Documenting the scene of the wreck can be very important. Photographs or videotape of the vehicles and the scene of the wreck can really make a difference in presenting the case to the insurance company by helping to resolve disputes about what occurred. No matter how clear cut the accident facts seem to be, you should expect to get an argument from the insurance company about what “really” happened. If you hire an experienced injury lawyer immediately after the wreck, your lawyer should immediately send his team to photograph the vehicles and to document the scene of the wreck by taking photos of skid marks (or the absence of skid marks) as well as conditions that existed at the time (e.g. construction zone).
In a few instances there may be no way for them to deny fault–such as when you are stopped for at least a few seconds before you are rear-ended by another car or when you are hit by another car that came into your lane while driving the opposite direction. However, almost every other accident scenario offers the claims adjuster some opportunity to try to re-direct at least some of the fault to you or another driver.
Many people mistakenly believe that when the other driver admits fault at the scene, the insurance company must accept liability. Not true. It is very common for the at-fault driver to blurt out an apology at the scene. It is equally common for the at-fault driver to later change his story.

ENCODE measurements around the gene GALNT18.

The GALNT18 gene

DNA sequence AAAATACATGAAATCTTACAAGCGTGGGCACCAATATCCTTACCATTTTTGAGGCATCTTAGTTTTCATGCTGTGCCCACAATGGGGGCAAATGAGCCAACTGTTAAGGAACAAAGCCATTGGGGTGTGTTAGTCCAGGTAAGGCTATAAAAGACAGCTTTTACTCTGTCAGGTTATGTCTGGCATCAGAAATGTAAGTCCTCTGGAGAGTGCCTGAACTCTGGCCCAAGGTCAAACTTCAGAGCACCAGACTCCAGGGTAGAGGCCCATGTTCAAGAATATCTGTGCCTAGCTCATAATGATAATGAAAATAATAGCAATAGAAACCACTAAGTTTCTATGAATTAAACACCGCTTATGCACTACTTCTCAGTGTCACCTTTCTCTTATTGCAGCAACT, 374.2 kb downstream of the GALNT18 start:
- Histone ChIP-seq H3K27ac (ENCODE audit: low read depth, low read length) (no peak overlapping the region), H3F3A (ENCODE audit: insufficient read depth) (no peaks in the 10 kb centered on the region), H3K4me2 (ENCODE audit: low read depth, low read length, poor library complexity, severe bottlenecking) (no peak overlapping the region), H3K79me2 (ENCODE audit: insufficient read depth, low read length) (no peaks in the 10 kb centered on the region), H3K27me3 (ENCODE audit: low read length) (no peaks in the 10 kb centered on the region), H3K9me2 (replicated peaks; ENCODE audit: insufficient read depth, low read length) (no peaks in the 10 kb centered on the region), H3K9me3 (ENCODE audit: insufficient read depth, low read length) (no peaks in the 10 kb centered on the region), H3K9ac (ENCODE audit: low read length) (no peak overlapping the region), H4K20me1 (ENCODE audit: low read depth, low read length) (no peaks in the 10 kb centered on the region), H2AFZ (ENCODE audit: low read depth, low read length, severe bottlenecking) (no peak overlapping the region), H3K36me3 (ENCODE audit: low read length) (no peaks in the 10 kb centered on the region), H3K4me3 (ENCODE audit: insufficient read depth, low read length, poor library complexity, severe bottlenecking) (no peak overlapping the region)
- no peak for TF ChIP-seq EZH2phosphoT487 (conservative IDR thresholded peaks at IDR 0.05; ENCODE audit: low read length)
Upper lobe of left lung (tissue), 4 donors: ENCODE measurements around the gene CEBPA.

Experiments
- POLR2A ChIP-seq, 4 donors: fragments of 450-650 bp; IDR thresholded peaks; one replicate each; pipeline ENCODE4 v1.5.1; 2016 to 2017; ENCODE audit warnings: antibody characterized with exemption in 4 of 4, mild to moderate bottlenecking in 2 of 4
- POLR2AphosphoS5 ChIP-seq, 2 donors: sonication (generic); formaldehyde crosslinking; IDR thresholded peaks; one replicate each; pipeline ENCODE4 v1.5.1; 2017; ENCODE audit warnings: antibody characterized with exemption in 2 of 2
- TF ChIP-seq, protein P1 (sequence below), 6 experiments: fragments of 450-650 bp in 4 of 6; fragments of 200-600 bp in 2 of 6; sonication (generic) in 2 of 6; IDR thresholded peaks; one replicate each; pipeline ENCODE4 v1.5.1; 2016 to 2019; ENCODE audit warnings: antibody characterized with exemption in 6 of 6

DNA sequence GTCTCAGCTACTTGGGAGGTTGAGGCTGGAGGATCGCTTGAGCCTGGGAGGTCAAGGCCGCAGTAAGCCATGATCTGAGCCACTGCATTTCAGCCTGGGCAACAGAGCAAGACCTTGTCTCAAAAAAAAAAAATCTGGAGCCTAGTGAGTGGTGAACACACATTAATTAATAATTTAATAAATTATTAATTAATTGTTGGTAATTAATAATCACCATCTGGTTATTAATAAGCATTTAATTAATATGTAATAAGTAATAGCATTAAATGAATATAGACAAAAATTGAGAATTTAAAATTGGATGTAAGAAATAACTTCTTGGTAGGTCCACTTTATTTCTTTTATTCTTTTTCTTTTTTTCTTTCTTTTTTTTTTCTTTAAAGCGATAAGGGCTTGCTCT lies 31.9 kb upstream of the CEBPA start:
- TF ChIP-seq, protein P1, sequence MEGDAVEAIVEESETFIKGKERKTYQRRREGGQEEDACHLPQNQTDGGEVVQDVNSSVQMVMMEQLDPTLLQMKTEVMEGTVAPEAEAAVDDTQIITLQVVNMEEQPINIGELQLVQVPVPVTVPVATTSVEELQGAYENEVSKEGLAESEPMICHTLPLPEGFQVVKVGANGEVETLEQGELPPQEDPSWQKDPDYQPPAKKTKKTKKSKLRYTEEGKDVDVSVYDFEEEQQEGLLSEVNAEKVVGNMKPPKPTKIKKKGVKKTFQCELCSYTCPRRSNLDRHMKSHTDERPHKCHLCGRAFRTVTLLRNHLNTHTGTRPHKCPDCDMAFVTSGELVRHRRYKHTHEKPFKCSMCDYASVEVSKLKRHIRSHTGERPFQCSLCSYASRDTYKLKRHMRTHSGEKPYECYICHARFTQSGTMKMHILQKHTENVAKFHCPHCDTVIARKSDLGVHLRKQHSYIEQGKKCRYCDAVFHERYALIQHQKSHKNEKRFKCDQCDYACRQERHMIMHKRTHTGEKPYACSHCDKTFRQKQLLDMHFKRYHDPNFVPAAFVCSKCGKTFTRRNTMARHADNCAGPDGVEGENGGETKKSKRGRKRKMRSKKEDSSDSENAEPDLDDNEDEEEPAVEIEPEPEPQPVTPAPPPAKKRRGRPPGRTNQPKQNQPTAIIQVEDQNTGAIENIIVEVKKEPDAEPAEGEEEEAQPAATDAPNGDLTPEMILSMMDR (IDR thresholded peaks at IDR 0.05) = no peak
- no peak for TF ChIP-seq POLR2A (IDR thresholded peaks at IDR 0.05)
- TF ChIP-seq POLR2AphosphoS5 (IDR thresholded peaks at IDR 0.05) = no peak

After leaving the scene, the at-fault driver will be replaying the wreck in his mind. He may begin to fear his insurance rates will go up or that someone else (an employer, spouse or parent) will be angry about the wreck. At that point the “creative imagination” may suggest to him other explanations to them–such as, a “phantom vehicle” cut them off and fled the scene, you cut in front of him at the last minute, etc. Unless there are witnesses to the wreck that you can contact, it may boil down to a swearing match between the two drivers–especially in intersection collision cases.
If possible, you or someone on your behalf should take photos of the vehicles and the scene before the vehicles are moved. If you don’t have a digital camera on your cell phone, then ask the police officer to take photos for you (most police officers keep a digital camera or camcorder in their vehicle). Identify all witnesses. Don’t rely on the police officer to get names of witnesses. Many times the police officer also believes the facts are obvious (or they’re lazy), so they don’t bother to write down any of the names or contact information of witnesses. Other times, a witness may not wait around to speak to the police. At the very least, write down the license plate number of any witnesses and others at the scene. Their identity can usually be located quickly.
Everything you do early on to document the accident facts will help maximize your case. Don’t wait to see what the insurance company is going to do before you start to work on these things. The physical evidence cannot be replicated later on. The vehicles will be repaired or scrapped. Skid marks will fade away. Witnesses will disappear. The injury victim who waits to call an injury lawyer usually regrets it later on when important evidence is no longer available.